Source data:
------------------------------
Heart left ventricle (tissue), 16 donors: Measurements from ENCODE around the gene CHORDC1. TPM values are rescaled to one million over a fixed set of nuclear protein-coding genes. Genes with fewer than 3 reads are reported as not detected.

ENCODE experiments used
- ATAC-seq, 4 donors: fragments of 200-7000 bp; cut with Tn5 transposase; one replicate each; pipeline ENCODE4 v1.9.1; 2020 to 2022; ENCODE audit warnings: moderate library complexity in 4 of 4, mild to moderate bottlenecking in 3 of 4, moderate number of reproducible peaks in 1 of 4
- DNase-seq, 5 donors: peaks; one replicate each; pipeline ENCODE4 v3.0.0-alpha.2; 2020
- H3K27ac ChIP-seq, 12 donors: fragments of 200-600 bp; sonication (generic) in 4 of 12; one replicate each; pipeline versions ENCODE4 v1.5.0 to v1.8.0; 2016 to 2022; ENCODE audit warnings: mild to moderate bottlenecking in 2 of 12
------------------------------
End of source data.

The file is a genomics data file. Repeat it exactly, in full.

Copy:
Heart left ventricle (tissue), 16 donors: Measurements from ENCODE around the gene CHORDC1. TPM values are rescaled to one million over a fixed set of nuclear protein-coding genes. Genes with fewer than 3 reads are reported as not detected.

ENCODE experiments used
- ATAC-seq, 4 donors: fragments of 200-7000 bp; cut with Tn5 transposase; one replicate each; pipeline ENCODE4 v1.9.1; 2020 to 2022; ENCODE audit warnings: moderate library complexity in 4 of 4, mild to moderate bottlenecking in 3 of 4, moderate number of reproducible peaks in 1 of 4
- DNase-seq, 5 donors: peaks; one replicate each; pipeline ENCODE4 v3.0.0-alpha.2; 2020
- H3K27ac ChIP-seq, 12 donors: fragments of 200-600 bp; sonication (generic) in 4 of 12; one replicate each; pipeline versions ENCODE4 v1.5.0 to v1.8.0; 2016 to 2022; ENCODE audit warnings: mild to moderate bottlenecking in 2 of 12